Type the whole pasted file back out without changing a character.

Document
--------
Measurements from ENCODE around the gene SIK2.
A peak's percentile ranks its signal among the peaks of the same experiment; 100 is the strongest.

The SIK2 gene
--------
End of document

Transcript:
Measurements from ENCODE around the gene SIK2.
A peak's percentile ranks its signal among the peaks of the same experiment; 100 is the strongest.

The SIK2 gene